Joining the Ranks of the Disabled in Target and Price Chopper

Mobility at last in the Target store in Keene, NH.
Finding mobility in the Target store in Keene, NH.

I ventured forth today, after reaching my limit of cable TV, lying with my foot up, and going no where. We decided to have pancakes at the Williams  sugar house in Deerfield. As I left my bedroom I had to exit by the front door, since there is a handrail there. The whole day these obstacles came up, barriers to mobility and threats to my safety. I felt a little like a contestant on a reality show promoting the Americans with Disabilities Act!

My first question was answered easily. The sugar house is on ground floor level, in a former barn,so no problems there.  Likewise sitting down on the big roomy picnic tables they will be using through next weekend when they close for their short maple season. After breakfast, we decided to drive up to Keene to a specialty store Mary had heard about to find some running shoes. I wondered, what will the access be like? How far away will we have to park?

A later stop was to Target. Oh boy, a big box store, with store items laid out in every far off corner of the cavernous space.  I hobbled in on my crutches, hoping to find some mobility. After a brief panic, (would I have to wait out in the car?) a manager pointed me over to a fleet of red scooters with big baskets up front. I was mobile with forward and reverse gears!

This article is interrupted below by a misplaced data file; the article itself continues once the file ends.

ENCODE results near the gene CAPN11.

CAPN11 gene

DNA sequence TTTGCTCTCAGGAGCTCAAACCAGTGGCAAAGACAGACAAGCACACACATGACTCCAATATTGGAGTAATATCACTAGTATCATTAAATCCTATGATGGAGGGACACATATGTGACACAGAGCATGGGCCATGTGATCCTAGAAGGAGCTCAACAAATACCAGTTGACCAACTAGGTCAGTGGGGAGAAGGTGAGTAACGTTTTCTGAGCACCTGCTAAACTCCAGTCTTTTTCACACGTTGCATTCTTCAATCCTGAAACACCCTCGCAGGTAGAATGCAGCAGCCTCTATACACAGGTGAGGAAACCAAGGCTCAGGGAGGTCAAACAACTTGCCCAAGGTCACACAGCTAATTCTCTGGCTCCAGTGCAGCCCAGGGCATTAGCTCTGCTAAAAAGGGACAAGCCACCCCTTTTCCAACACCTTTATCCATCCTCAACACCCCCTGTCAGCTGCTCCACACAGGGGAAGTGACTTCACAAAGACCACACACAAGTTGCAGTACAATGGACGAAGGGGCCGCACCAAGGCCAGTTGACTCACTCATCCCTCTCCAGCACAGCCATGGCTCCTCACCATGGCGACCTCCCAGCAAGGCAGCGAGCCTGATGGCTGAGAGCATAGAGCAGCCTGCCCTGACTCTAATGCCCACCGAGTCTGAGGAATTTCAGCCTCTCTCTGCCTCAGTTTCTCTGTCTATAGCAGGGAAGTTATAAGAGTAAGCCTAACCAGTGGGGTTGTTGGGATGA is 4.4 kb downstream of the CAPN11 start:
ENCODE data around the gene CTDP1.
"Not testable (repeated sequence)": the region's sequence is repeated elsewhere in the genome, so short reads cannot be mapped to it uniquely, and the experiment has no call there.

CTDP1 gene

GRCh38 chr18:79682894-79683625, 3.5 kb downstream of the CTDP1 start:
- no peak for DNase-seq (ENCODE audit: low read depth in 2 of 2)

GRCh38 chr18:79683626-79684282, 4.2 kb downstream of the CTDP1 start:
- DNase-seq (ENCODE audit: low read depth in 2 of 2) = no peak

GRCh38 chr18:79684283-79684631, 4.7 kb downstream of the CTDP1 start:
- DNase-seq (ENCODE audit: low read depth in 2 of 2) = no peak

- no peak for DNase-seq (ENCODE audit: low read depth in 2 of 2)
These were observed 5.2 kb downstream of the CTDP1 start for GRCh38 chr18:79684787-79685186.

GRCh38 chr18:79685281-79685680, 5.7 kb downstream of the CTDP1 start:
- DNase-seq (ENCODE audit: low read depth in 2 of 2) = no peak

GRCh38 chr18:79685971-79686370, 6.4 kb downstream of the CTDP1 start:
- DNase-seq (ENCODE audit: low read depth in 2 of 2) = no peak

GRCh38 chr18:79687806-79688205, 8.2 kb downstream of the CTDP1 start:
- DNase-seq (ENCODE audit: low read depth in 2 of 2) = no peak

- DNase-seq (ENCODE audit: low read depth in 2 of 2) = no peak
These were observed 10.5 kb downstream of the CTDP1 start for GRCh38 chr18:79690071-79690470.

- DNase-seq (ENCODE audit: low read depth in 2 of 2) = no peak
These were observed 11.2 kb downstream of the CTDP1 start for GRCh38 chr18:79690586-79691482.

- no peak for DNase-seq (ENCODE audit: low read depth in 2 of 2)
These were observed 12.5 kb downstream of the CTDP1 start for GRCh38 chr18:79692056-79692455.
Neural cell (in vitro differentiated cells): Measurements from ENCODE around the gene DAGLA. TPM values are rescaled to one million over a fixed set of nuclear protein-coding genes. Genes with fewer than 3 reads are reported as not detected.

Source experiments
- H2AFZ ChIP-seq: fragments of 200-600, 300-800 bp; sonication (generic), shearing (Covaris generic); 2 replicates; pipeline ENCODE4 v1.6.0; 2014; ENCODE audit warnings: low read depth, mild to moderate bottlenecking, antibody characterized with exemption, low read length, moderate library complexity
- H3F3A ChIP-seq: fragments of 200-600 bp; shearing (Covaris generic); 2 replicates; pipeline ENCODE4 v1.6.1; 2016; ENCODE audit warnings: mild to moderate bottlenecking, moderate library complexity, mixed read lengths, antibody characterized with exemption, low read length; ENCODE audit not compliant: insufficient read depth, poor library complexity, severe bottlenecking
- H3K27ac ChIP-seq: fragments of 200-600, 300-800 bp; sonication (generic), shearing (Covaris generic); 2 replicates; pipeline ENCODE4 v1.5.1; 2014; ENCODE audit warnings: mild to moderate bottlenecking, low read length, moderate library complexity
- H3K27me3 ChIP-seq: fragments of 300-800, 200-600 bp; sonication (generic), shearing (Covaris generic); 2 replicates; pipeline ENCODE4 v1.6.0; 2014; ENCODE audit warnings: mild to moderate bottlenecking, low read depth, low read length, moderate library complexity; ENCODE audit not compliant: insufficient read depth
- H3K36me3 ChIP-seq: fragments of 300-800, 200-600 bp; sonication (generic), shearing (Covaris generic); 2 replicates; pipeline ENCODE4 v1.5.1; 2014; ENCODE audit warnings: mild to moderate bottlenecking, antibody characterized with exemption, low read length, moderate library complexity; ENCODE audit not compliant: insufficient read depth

Besides bumping into a few aisle ends, everything went fine in Target, and i was sad to have to give up my wheels and return to my crutches.

Next it was a stop at a Price Chopper grocery store for dinner provisions. Dropping me off at the door, Mary left to park the car, and I surveyed the scene, noticing how people instinctively give wide berth to a guy wielding crutches.  A little girl perched in the seat of a shopping cart eyed me with a smile.  My choices here at this food market were not as good as in Target, here I’d have to settle for a mere wheelchair with a basket up front.  Mary began pushing me and met quick resistance. Boy I must be heavy–oh no, it was the brake still on!

Coming home on the long road back from Keene, I could feel the foot begin to get grouchy, and contemplated when could next pop some Oxycodone to get rid of the ache.

I have a newfound and genuine appreciation for what people have to go through who are disabled and who are not mobile. I have a new way of looking at the parking spots left for the handicapped. Because, disabled brother and sisters, now that I’ve been there I know just how you feel.